August proved to be an uncomfortable month, even for the most disciplined investors on Wall Street.
As with any swing in the market, the aftermath of a correction presents an opportunity to reevaluate and rebalance. Granted it can be quite painful for your portfolio, but there’s no denying that losing money is a good way to learn a lesson sometimes; after all, investing is a lifelong learning process.
ETF Portfolio Returns Surprises
As stocks pushed their way down on Black Monday, August 2015 was propelled into the stock market “Hall of Shame”. Perhaps that’s a little harsh, but regardless, it’s hard for your jaw not to drop when you see the volatility index (“fear gauge”) VIX spike from 12 to 53, and the S&P 500 ETF (SPY ) shed upwards of 6%, over the course of a single month. We’ve all heard of the summer slump…but this felt more like a massacre.
The table compiled below showcases some obvious, but nonetheless noteworthy, surprising ETF portfolio returns.
Please note that all of these all-ETF portfolios and more can be found on the ETFdb Model Portfolios page (trailing four-week and one-year returns as of 8/31/2015):
Let’s start with the more obvious takeaways, and keep in mind that the broad market, represented by SPY, lost 6.1% from 8/3 through 8/31, and was virtually flat over the trailing one-year period:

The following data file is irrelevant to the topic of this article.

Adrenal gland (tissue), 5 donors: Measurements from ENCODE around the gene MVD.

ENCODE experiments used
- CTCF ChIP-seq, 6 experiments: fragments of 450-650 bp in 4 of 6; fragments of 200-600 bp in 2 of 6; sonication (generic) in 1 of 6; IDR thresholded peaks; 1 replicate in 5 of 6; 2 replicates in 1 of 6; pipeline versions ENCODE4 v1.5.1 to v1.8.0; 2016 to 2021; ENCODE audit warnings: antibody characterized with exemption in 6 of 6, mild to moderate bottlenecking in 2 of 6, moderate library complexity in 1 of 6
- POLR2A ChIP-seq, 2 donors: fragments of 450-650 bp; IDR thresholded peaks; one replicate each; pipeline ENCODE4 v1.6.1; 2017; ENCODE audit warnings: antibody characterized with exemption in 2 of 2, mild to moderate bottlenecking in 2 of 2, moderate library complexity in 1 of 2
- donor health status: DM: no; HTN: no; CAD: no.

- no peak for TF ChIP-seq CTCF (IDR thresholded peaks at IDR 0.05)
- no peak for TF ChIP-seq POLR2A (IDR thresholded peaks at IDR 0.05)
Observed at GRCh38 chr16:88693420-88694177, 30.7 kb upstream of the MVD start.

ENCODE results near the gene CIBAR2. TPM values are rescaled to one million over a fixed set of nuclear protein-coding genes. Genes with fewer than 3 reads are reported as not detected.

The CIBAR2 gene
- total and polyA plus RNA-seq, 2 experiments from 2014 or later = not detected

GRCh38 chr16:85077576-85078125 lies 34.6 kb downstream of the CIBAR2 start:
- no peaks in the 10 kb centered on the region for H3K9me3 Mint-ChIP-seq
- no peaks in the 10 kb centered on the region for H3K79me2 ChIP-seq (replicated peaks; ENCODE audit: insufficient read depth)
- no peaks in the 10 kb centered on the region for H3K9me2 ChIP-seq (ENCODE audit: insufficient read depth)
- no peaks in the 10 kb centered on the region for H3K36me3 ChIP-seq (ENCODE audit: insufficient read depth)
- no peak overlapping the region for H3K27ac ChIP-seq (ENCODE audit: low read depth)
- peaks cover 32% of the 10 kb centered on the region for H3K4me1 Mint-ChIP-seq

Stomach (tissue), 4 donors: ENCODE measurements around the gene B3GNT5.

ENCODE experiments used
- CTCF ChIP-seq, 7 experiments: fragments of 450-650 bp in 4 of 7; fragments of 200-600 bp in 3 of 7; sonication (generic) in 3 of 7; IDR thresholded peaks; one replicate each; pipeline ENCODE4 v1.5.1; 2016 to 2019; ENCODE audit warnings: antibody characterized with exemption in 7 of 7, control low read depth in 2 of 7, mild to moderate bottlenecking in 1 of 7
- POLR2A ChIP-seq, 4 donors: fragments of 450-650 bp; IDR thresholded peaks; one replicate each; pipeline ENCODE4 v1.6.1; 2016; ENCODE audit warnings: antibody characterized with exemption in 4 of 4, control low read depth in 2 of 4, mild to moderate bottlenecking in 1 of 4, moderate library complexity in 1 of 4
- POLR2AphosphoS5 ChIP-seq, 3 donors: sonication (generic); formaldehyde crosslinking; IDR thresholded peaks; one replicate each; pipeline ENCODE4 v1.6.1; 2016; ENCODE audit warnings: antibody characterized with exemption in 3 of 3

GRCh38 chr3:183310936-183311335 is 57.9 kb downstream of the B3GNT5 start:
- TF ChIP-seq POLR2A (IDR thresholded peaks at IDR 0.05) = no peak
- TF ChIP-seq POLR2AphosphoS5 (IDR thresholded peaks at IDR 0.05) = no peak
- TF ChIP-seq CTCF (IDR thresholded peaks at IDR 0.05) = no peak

- The High-Tech Portfolio, a long-time outperformer in the market, fell less than half the broad market, showcasing that sometimes leaders can weather a downturn better than most.
- The Sky is Falling, Black Swan Hyperinflation, and GLD-Free Gold Bug Portfolios generated positive returns during a serious market rout.
Drumroll for the surprises please….
- The Baby Boomers, an even more impressive outperformer than High-Tech, fell nearly as much as the broad market, showcasing that sometimes leaders can get punished just as much, if not more, than the broad market. The reason is simple: investors who had amassed sizeable profits, in light of the sectors’ outperformance, used the broad market sell-off as an opportunity to take profits, which in turn was compounded by traders and computers selling as well.
- The Mining and Energy Bull Portfolios, long-time laggards, barely fell lower during a period when everything was slaughtered. The lesson here is for contrarians: sometimes your “deep value” pick can weather a storm better than most would expect. You always have to keep in mind how beaten down a security is from a longer term perspective before heading into a specific event or period of heightened volatility.
The Bottom Line
When considering the relative performance of long-time leaders and laggards during a broad-based market pullback, there are no obvious trends, which truly defines a high-volatility environment. That is to say, sometimes leaders can outperform the broad market during a sell-off, and sometimes they can be surprisingly vulnerable; and vice a versa for laggards.
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